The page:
2012 marked the 11th anniversary of World Refugee Day, commemorated every year on 20 June. Thousands of people take time to recognise and compliment the input of people forcibly uprooted from their homes and displaced throughout the world. The annual tribute is noted by an array of events in many countries, incorporating humanitarian workers, civilians, government officials and refugees and asylum seekers.
The Centre for Civil Society at the University of KwaZulu-Natal has urged government to create more jobs, build more houses and change its foreign policy to end xenophobia.
The Centre’s Patrick Bond points out that, “More and more refugees from Zimbabwe, Somalia and other parts of Africa are pouring into South Africa and are creating havoc in the country.”
The South African Human Rights Commission (SAHRC) has recommended to the portfolio committee on justice and constitutional development that government set up special courts to deal with xenophobia-related cases.
The SAHRC, which presented its findings on research into the aftermath of the 2008 xenophobic attacks, found that victims of xenophobia had not received proper justice because there were so few convictions related to the attacks.
The Consortium for Refugees and Migrants in South Africa (CoRMSA) has urged the government to strengthen its capacity to detect threats of xenophobic violence and to provide a centralised national contact telephone number for reporting threats or outbreaks of such attacks.
CoRMSA advocacy officer, Duncan Breen, points out that all available intelligence sources need to be used to deal with the ‘credible’ threat against foreign nationals.
A group of eminent global leaders called the ‘Elders’ says xenophobia may erupt in South Africa after the FIFA World Cup as jobs start becoming scarcer.
Former Ireland president, Mary Robinson, points out that, "I think everyone recognises that with having the World Cup in South Africa there are concerns."
Robinson says that, "We are more worried after the World Cup, the possibilities of xenophobia... construction jobs fall away and people, especially from Zimbabwe, will be looking for jobs.”
On 25 May, the continent, along with Africans all over the world, celebrated Africa Day. In most corners, it is an opportunity to celebrate the diversity and richness of African culture. In South Africa, Africa Day is taking on special significance as the nation prepares to ‘welcome the world’ to the FIFA World Cup.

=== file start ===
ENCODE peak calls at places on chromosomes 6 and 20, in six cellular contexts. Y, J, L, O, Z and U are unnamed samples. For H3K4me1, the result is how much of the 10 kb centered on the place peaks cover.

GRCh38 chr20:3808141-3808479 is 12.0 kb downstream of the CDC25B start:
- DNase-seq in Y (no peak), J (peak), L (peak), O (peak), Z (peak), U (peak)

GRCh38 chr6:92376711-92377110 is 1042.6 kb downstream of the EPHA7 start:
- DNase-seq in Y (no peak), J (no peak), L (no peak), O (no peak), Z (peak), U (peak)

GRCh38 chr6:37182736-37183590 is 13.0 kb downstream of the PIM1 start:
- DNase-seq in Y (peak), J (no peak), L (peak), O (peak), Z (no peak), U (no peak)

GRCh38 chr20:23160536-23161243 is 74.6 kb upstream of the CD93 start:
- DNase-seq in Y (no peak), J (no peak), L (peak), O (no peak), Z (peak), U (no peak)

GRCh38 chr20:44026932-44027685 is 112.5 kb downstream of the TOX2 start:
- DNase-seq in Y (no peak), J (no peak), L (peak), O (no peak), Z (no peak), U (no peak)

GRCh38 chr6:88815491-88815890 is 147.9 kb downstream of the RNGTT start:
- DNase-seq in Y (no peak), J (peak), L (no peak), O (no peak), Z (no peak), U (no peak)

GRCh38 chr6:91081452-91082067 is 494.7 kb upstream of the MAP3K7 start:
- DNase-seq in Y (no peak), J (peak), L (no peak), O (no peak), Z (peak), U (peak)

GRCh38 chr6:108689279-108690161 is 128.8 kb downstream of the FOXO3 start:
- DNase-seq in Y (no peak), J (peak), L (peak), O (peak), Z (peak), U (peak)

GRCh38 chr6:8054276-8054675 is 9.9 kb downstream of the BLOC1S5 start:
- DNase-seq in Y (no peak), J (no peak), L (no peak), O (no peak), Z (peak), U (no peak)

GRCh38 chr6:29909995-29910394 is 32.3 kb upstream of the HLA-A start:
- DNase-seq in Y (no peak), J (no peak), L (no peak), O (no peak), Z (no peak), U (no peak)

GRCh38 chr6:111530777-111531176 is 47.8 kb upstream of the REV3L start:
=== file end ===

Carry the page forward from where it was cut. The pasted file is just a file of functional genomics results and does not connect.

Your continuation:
The fears come after Atteridgeville residents attacked two Somali spaza shops on Monday night.
The attacks occurred after security workers, contracted by the Tshwane Metro Council, tore down 550 shacks at Itireleng settlement, next to Laudium, on Monday.
The shacks were demolished after the landowners, Pretoria Portland Cement, obtained a court order in December to have the land invaders evicted.
The Western Cape government is more concerned about the media than the well-being of the De Doorns xenophobia victims. This is according to People Against Suffering, Suppression, Oppression and Poverty (PASSOP).
In a press statement, PASSOP says that Western Cape Premier, Helen Zille, and her MECs, have not yet apologised to the refugees for the pain they have suffered.
The organisation further says, "Provincial government... is concerned only for some miraculous reintegration in order to avoid further embarrassment."
The South African Red Cross Society has launched a R2 million appeal for emergency support for xenophobia refugees at De Doorns in the Western Cape.
The organisation is also calling on all South Africans to stand together for humanity.
The appeal comes as negotiators meet representatives of the local community in a bid to resolve tensions.
Deputy Minister of Home Affairs, Malusi Gigaba, has announced that his department is finalising an integration strategy encompassing induction training for asylum seekers and refugees.
Gigaba, who maintains that South Africa has no provision for the ‘basic induction’ of foreigners, says the proposed training will provide answers to such questions as “what is SA, what is its constitution, human rights, languages, and what type of people do we have?”